Third, If you do take this job, and do not either decline those clients, nor give the exact opposite of the advice you think correct, I have an amelioration for you: donate 1% of your salary to either the Mises Institute or to (the vehicle that has allowed us to be in touch with one another). This is not as pure a choice as the other two, but, if we take a big tent libertarian perspective on this matter, I think you can maybe, possibly, squeak by under the tent. Perhaps not fully, but the perfect is sometimes the enemy of the good.

Note, I do not say that taking money FROM the government is incompatible with libertarianism, either by accepting social security checks, or employment, enrollment, in a government enterprise (such as a public university), or using its roads, libraries, etc. Here are some of my publications on that:

Block, 1972, 2002, 2004, 2006, 2007, 2008, 2009A, 2009B, 2010, 2011A, 2011B, 2011C, 2011D, 2016; Block and Arakaky, 2008, Block and Barnett, 2008, D’Amico and Block, 2007

Block, Walter E. 1972. “The Polish Ham Question.” The Libertarian Forum. June-July, Vol. 4, No. 6-7, p. 5;;;

Block, Walter E. 2002. “Accepting Government Subsidies,” Fraser Forum, February, p. 27;

Block, Walter E. 2004. “Radical Libertarianism: Applying Libertarian Principles to Dealing with the Unjust Government, Part I” Reason Papers, Vol. 27, Fall, pp. 117-133;

Block, Walter E. 2006. “Radical Libertarianism: Applying Libertarian Principles to Dealing with the Unjust Government, Part II” Reason Papers, Vol. 28, Spring, pp. 85-109;;;; (death penalty justified, net taxpayer, ruling class analysis p. 87)

Block, Walter E. 2007. “Ron Paul and Matching Funds,” October 1;

Block, Walter E. 2008. “Replies to readers” September 23; (libertarians hypocrites for using public school?)

Block, Walter E. 2009A. “Libertarian punishment theory: working for, and donating to, the state” Libertarian Papers, Vol. 1;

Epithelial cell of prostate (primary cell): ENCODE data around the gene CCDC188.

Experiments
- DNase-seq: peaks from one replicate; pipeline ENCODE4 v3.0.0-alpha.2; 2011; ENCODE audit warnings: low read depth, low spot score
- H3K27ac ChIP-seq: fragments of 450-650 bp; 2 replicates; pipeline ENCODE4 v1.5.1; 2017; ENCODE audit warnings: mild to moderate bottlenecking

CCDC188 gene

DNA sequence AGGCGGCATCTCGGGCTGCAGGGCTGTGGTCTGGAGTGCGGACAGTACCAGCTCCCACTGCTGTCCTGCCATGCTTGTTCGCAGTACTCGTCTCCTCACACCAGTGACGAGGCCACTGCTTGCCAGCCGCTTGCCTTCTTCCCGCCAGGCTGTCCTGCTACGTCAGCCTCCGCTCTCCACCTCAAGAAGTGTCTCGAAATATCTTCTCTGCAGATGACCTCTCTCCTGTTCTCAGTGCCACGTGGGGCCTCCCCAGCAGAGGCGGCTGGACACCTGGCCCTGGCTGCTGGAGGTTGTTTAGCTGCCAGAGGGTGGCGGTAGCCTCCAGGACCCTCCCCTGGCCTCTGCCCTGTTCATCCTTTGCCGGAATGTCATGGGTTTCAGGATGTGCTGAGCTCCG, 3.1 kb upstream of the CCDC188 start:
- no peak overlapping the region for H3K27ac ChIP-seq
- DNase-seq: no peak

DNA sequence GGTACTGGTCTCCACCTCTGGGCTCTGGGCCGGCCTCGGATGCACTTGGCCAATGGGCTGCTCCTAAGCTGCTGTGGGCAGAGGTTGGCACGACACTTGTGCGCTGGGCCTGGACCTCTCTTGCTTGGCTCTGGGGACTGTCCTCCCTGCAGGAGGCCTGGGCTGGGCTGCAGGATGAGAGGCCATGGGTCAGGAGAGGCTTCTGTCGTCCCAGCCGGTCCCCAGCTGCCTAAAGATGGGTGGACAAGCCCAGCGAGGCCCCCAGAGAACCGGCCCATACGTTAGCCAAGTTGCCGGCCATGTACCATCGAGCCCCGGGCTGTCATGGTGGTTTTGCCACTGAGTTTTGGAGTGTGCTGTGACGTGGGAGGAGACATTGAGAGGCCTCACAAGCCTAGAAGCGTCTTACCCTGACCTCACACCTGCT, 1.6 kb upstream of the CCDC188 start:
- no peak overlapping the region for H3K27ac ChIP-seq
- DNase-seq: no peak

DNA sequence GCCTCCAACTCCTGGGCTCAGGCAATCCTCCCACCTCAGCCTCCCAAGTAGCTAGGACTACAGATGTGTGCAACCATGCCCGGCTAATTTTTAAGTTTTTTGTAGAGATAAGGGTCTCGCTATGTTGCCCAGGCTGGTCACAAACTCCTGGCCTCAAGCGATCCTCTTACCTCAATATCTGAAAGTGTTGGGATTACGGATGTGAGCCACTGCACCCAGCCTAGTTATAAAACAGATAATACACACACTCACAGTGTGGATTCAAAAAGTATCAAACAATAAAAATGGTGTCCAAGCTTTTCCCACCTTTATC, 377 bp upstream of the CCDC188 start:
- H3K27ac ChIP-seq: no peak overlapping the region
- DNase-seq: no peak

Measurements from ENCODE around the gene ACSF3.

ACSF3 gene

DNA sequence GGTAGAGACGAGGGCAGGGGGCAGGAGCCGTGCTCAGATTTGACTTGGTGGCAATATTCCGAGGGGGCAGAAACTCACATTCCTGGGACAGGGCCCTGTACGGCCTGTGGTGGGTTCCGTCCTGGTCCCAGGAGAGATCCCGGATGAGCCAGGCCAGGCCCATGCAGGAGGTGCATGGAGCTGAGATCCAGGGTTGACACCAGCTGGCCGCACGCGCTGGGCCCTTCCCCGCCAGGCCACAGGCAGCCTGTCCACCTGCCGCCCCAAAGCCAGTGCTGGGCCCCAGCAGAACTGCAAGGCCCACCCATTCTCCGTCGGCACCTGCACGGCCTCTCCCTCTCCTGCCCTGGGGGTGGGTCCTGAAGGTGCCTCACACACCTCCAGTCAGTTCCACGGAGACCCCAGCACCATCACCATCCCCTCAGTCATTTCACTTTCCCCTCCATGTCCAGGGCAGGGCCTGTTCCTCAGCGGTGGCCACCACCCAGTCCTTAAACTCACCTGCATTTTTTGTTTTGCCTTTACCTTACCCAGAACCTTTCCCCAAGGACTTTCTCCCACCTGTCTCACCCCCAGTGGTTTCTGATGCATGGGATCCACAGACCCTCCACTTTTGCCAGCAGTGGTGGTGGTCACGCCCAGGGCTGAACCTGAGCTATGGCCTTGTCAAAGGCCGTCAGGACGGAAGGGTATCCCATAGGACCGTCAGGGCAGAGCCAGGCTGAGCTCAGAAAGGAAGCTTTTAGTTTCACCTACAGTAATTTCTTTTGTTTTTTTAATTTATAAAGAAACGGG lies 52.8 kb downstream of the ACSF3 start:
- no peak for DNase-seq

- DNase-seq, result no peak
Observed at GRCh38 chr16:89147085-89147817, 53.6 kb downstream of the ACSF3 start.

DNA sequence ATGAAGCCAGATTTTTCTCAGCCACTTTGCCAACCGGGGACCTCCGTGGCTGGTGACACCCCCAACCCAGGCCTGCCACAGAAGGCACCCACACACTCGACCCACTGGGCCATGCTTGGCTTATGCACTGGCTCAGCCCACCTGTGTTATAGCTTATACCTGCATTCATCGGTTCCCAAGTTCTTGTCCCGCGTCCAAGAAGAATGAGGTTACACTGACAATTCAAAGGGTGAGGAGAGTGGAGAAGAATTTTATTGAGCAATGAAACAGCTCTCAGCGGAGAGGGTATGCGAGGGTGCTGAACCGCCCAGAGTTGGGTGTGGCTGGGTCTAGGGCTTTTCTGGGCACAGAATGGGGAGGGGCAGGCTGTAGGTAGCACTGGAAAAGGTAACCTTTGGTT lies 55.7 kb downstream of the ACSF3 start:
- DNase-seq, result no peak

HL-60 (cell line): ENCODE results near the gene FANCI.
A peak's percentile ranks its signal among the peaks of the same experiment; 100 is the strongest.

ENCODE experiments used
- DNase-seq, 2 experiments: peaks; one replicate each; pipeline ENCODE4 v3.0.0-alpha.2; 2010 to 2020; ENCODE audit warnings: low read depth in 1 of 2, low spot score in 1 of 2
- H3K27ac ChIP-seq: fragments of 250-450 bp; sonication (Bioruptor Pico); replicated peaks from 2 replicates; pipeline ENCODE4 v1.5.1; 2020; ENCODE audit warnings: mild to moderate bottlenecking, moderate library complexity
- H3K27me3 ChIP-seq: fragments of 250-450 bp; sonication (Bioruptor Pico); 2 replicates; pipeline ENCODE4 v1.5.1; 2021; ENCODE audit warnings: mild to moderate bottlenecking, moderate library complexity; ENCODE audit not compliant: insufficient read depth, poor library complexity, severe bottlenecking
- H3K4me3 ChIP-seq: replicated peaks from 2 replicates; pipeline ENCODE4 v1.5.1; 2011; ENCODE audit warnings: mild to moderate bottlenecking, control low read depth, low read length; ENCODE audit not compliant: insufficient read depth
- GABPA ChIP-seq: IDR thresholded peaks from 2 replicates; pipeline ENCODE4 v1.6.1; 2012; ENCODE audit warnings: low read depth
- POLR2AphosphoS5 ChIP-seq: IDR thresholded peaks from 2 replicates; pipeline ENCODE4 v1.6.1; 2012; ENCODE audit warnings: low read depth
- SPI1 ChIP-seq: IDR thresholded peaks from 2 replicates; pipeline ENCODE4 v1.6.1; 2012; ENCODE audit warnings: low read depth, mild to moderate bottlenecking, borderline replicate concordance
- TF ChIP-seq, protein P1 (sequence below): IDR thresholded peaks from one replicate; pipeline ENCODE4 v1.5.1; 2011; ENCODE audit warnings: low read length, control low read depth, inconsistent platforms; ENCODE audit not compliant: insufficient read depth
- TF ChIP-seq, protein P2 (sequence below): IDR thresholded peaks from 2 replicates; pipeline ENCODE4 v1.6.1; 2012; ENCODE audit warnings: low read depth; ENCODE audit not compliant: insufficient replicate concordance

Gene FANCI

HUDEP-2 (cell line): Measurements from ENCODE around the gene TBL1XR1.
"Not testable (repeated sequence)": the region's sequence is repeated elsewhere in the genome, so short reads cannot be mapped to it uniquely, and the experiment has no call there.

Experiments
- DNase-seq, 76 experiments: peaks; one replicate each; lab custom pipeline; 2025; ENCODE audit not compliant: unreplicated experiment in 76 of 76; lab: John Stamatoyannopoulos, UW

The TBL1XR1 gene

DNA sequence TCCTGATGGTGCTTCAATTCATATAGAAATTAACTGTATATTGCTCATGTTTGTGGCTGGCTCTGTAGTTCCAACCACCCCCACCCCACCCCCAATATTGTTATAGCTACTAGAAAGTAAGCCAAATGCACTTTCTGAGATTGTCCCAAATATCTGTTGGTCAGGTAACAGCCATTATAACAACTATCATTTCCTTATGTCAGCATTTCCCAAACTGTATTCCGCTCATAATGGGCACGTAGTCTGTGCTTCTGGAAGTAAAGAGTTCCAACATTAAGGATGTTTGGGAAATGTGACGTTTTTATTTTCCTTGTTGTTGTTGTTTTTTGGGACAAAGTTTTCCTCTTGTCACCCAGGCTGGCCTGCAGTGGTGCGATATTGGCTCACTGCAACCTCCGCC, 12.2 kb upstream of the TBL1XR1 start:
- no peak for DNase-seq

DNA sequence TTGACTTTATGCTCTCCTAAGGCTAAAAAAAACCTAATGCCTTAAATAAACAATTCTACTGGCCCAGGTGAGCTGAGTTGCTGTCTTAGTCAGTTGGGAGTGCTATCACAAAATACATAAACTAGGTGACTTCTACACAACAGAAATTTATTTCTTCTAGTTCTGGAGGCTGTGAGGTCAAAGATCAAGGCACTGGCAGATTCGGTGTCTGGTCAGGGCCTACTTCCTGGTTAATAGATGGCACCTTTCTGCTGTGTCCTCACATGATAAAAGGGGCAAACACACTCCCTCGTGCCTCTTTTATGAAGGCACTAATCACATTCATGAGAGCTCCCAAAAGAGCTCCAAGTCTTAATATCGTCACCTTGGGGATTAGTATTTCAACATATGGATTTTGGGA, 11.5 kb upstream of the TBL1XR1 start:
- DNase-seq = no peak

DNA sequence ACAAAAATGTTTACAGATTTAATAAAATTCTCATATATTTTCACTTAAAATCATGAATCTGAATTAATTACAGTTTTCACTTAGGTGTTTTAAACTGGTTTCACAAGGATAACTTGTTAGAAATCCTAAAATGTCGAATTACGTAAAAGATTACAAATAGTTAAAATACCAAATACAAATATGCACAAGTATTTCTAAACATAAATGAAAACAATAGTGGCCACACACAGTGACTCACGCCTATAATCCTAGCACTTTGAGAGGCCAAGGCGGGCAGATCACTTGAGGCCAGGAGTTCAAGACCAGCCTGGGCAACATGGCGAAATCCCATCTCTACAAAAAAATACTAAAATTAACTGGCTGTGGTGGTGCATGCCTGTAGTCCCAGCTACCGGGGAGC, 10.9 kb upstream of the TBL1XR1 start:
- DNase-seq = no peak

Block, Walter E. 2009B. “Toward a Libertarian Theory of Guilt and Punishment for the Crime of Statism” in Hulsmann, Jorg Guido and Stephan Kinsella, eds., Property, Freedom and Society: Essays in Honor of Hans-Hermann Hoppe, Auburn, AL: Ludwig von Mises Institute, pp. 137-148;

Block, Walter E. 2010. “You are a rotten kid (rent control and libertarianism),” February 27;

Block, Walter E. 2011A. “It’s Ayn Rand Bashing Time, Once Again.” February 18;

Block, Walter E. 2011B. “May a Libertarian Take Money From the Government?” March 11;;

Block, Walter E. 2011C. “Toward a Libertarian Theory of Guilt and Punishment for the Crime of Statism,” Journal of Libertarian Studies, Vol. 22; pp. 665-675;

Block, Walter E. 2011D. “Hoppe, Kinsella and Rothbard II on Immigration: A Critique.” Journal of Libertarian Studies; Vol. 22, pp. 593–623;

Block, Walter E. 2016. “Is It Compatible With Libertarianism to be a Banker? Yes!” September 29;

Block, Walter E. and Chris Arakaky. 2008. “Taking Government Money for Grad School?” May 23;

Block, Walter E. and William Barnett II. 2008. “Continuums” Journal Etica e Politica / Ethics & Politics, Vol. 1, pp. 151-166 June;;

D’Amico, Dan and Walter E. Block. 2007. “A Legal and Economic Analysis of Graffiti” Humanomics Vol. 23, No. 1, pp. 29-38;;;


8:00 pm on December 1, 2018